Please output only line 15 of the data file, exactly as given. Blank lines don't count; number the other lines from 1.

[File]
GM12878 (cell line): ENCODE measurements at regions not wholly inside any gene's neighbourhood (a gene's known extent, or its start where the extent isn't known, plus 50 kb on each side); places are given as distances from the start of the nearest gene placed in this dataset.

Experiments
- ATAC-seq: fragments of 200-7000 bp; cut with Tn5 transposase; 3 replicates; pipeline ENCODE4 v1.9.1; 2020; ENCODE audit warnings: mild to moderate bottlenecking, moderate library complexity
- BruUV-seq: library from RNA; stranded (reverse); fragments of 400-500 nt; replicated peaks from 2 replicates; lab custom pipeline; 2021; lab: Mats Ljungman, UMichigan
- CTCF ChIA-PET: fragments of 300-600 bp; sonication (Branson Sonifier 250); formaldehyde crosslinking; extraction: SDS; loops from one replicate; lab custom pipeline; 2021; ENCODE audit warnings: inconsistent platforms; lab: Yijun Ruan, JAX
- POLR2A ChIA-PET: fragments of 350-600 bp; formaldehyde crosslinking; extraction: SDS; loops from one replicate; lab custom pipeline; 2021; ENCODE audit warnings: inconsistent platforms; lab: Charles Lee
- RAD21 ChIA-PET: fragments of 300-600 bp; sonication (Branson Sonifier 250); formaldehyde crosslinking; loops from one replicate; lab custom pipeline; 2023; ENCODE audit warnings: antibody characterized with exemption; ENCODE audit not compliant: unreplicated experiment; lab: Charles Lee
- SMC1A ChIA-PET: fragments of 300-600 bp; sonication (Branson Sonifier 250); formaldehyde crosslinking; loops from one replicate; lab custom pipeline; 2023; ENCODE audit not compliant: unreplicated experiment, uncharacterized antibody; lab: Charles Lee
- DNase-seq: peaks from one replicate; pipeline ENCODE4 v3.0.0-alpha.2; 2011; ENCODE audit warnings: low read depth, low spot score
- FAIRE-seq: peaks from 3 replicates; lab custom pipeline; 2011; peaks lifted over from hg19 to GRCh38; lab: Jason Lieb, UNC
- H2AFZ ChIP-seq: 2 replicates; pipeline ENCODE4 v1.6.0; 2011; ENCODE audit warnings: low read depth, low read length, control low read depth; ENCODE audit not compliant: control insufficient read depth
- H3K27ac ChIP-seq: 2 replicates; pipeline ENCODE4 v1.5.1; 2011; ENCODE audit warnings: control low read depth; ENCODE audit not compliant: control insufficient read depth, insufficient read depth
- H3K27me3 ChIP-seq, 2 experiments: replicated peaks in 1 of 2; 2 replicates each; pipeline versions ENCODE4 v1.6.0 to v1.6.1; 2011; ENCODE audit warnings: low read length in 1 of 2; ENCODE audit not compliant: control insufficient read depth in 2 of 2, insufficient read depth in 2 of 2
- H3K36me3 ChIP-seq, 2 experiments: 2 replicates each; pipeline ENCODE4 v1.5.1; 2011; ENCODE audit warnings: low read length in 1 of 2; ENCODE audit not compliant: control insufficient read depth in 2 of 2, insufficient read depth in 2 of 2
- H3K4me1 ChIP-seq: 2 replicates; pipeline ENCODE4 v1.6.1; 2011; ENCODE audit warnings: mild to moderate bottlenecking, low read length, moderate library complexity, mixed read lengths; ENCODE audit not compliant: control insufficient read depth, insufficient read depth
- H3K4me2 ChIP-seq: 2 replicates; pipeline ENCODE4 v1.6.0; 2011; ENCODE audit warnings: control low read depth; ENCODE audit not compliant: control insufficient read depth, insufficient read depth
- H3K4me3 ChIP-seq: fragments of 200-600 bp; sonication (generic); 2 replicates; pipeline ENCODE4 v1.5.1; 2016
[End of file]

- H3K4me1 ChIP-seq: 2 replicates; pipeline ENCODE4 v1.6.1; 2011; ENCODE audit warnings: mild to moderate bottlenecking, low read length, moderate library complexity, mixed read lengths; ENCODE audit not compliant: control insufficient read depth, insufficient read depth